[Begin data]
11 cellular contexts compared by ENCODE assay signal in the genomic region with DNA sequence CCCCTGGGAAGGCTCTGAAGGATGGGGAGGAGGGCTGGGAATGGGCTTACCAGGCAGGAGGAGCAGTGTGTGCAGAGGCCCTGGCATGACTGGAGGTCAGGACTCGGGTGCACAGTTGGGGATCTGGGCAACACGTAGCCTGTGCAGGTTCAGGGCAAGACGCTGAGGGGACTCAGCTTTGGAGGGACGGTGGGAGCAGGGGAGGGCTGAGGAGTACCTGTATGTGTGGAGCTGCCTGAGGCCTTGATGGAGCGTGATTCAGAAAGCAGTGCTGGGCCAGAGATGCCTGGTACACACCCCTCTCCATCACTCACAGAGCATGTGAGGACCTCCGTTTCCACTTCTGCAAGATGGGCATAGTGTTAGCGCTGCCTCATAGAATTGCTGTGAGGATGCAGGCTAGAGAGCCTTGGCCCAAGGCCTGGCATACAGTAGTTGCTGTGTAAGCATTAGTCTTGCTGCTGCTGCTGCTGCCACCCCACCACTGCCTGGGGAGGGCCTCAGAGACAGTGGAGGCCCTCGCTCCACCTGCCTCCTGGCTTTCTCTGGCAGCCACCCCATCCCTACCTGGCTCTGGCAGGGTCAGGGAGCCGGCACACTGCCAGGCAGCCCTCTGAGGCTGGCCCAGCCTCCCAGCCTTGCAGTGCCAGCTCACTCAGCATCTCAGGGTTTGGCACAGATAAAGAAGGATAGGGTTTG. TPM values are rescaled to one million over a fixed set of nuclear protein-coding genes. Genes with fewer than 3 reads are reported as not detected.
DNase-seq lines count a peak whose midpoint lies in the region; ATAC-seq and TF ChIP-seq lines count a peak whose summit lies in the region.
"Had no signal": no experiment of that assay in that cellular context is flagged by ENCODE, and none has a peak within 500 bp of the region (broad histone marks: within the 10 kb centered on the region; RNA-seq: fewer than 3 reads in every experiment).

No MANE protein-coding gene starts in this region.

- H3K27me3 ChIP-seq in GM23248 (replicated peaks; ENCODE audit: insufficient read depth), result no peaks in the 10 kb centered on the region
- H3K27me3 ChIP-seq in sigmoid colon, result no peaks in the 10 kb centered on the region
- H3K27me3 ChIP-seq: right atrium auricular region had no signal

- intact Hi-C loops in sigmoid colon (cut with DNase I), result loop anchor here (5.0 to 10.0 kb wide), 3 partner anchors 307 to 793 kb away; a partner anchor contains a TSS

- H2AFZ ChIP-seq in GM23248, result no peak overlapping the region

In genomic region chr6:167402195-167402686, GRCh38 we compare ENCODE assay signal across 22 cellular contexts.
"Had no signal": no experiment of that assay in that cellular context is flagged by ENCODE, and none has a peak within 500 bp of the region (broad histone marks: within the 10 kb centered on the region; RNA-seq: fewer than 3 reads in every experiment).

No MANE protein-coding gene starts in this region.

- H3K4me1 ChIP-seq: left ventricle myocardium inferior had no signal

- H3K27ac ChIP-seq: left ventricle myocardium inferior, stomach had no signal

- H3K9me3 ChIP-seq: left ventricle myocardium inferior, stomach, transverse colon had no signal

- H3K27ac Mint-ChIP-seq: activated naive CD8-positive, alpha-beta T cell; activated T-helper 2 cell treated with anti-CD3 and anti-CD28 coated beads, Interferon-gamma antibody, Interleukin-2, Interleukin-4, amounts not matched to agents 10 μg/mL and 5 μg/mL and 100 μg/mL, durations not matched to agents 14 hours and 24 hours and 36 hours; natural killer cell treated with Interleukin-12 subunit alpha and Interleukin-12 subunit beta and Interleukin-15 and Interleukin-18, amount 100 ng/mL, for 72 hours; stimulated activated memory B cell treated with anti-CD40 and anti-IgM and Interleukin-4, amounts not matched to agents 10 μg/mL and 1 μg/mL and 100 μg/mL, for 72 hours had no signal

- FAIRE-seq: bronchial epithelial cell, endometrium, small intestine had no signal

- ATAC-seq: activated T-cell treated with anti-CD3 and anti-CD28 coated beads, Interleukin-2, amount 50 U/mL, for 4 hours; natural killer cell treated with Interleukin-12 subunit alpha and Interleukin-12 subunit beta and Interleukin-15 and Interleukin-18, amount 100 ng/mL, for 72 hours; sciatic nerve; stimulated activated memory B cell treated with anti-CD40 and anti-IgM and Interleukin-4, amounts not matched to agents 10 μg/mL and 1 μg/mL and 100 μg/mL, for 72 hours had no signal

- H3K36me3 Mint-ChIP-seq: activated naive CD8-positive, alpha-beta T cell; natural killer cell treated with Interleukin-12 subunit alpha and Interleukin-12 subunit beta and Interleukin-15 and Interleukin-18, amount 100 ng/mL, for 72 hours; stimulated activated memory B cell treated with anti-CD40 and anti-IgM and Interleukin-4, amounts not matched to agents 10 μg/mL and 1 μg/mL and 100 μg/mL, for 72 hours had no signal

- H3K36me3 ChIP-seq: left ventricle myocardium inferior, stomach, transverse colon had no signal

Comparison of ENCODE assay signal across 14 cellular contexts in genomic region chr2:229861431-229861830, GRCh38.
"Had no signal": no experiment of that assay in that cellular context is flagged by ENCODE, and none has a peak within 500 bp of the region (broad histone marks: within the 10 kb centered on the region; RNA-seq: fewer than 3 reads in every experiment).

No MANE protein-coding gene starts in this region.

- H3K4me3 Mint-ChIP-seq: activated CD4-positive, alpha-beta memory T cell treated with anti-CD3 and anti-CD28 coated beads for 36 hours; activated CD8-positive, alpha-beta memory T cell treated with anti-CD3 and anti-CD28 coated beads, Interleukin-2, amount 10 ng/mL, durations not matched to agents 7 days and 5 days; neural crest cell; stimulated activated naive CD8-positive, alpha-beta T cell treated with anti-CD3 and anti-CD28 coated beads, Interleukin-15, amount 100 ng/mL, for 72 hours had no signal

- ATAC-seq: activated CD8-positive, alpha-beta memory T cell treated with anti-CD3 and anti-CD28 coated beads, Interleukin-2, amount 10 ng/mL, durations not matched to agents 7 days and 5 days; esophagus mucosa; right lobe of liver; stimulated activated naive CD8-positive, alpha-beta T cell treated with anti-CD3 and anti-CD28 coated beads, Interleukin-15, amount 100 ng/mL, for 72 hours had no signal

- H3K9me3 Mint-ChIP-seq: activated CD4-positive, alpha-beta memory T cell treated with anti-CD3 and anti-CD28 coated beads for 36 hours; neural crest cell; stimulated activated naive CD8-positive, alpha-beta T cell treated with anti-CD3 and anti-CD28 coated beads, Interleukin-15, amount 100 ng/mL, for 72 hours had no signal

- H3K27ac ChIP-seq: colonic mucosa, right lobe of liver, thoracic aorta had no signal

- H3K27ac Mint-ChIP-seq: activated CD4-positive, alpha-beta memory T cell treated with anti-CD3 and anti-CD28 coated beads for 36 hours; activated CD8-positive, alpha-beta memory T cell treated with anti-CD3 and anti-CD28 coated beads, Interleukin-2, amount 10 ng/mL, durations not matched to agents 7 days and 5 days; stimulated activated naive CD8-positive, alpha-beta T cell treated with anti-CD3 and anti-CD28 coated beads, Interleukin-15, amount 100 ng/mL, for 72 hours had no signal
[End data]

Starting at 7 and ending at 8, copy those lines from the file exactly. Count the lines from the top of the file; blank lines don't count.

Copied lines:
- H3K27me3 ChIP-seq: right atrium auricular region had no signal

- intact Hi-C loops in sigmoid colon (cut with DNase I), result loop anchor here (5.0 to 10.0 kb wide), 3 partner anchors 307 to 793 kb away; a partner anchor contains a TSS